Things to Know About Orange Tabbies

Caitlin Dempsey


An orange tabby cat sitting in a sitting window. A gray curtain is to the left of the cat and there are stickers on the window to the right of the cat. The weather outside is sunny and the sky is blue.

Orange tabby cats, also known as ginger cats or marmalade cats, are distinguished by their orange or reddish coat of fur. Phaeomelanin (red pigment) entirely replaces eumelanin (black or brown pigment) in cats with orange fur.

Orange tabbies are not a cat breed

“Tabby” is not a breed of cat but a coat pattern. This pattern can occur in many different breeds, including Maine Coons, Persians, American short hairs, and British short hairs.

The word “tabby” comes from the French “tabis,” which means “a rich, watered silk.” It eventually became associated with cats because the pattern on their coat is similar to the wavy lines in watered silk.

Orange tabbies simply have this pattern in an orange, red, ginger, or marmalade color.

There are No Solid Colored Orange Cats

An orange tabby sniffs some cat grass in a gray pot on a wooden table. Colorful paper lanterns on the ceiling are in the background.
An orange tabby eating cat grass. Photo: Caitlin Dempsey.

All orange cats are tabbies. Tabbies are not a breed of cat but a type of coat marking found in many domestic cats. A tabby cat has an ‘M’ shaped marking on its forehead, stripes around its eyes and across its face, stripes down its back, and stripes around its legs and tail.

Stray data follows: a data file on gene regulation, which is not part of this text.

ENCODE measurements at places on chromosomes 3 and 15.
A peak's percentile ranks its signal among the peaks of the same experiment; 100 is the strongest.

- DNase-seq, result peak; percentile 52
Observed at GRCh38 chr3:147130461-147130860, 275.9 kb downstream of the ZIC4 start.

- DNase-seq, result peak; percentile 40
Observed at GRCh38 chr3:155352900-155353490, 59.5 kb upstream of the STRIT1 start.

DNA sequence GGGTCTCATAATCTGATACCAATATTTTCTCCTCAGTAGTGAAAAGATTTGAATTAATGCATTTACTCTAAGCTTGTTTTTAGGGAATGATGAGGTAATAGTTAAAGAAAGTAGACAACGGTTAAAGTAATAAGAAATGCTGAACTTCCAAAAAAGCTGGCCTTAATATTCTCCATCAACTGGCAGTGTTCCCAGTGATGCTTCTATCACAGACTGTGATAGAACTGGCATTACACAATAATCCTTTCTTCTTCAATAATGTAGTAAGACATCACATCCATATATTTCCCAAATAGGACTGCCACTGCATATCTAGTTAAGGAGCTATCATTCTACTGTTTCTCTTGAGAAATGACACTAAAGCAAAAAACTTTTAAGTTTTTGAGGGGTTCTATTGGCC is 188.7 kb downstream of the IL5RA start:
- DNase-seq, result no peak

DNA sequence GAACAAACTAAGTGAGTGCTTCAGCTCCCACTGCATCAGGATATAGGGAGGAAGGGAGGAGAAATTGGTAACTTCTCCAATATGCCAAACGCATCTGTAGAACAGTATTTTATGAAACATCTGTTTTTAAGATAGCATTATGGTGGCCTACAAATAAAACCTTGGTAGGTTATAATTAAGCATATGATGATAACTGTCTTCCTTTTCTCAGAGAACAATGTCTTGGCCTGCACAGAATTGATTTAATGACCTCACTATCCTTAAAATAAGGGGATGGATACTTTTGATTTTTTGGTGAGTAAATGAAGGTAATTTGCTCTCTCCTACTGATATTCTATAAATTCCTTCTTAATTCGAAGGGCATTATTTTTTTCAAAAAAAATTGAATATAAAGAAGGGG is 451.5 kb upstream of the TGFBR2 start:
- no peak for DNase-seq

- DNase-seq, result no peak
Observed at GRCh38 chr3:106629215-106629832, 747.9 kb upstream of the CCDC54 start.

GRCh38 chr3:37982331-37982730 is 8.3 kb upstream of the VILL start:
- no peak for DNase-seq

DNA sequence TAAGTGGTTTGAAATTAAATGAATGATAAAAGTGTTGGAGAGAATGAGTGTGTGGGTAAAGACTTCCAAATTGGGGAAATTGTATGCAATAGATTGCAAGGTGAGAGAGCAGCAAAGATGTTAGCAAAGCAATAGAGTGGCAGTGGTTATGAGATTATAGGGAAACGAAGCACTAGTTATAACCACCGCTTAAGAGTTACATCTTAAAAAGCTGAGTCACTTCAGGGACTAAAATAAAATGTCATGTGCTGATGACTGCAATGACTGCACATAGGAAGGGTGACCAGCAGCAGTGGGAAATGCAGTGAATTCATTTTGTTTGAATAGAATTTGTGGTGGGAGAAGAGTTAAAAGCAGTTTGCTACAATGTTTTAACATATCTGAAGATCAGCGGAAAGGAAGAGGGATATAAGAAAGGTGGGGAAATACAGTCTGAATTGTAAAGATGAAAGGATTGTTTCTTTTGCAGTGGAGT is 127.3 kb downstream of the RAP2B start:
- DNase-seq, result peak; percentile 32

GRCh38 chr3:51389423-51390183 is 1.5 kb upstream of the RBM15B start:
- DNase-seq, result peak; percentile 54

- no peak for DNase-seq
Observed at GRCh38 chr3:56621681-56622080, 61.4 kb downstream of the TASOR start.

Dilute Orange Tabbies

“Dilute” is a term used in genetics to describe a lighter or “watered-down” version of a stronger or darker color. When we’re talking about dilute orange tabbies, we’re usually referring to cats that carry a gene that “dilutes” or lightens the normal deep orange or red color to a softer, paler shade.

A diluate orange tabby looking at the camera while sitting on a tangerine colored blanket against an off-white wood panel wall.
A dilute orange tabby cat. Photo: © sheilaf2002/

A dilute orange tabby is often called a “cream” or “buff” tabby. Instead of the vibrant orange or ginger color, these cats have a pale cream or light beige coat color. The tabby markings are usually the same color but can be slightly darker or lighter.

The dilute gene is recessive, meaning a cat needs to inherit it from both parents to show the diluted colors. This is why you may see an orange tabby in a litter with a cream sibling – both kittens inherited the gene for orange color, but only the cream kitten got the dilute gene from both parents.

Video: All orange cats are tabbies

The four coat patterns of an orange tabby cat

There are four different coat patterns that tabbies exhibit:

  • The Tiger is another name for the Mackerel Tabby, which has stripes along the side.
  • The Classic Tabby has strong, swirling markings.
  • The Spotted Tabby has both large and small spots, which often resemble broken stripes.
  • The Ticked Tabby has alternative light and dark body markings, and will have tabby facial markings on her face.

Orange cats can vary in the hue of orange with some producing a deep reddish orange coat and other orange cats sporting lighter yellow to orange colors. Breeders refer to orange cats as red cats.

A female orange tabby sitting on a bed.
A female orange tabby with a white chest.

Why are Most Orange Tabby Cats Male?

When you come across an orange tabby, more often than not, it will be a male. The reason why is that the gene for whether or not a cat has an orange coat is found on the X chromosome. Male cats, with only one X chromosome can either be orange or non-orange.

An orange tabby sitting in a basket.

The orange allele is O and the non-orange is o. Female cats need O alleles on both X chromosomes to exhibit orange coats. OO produces orange fur in female cats, oo produces black or brown fur, and Oo produces a tortoiseshell cat with orange fur in some spots and non-orange fur in others.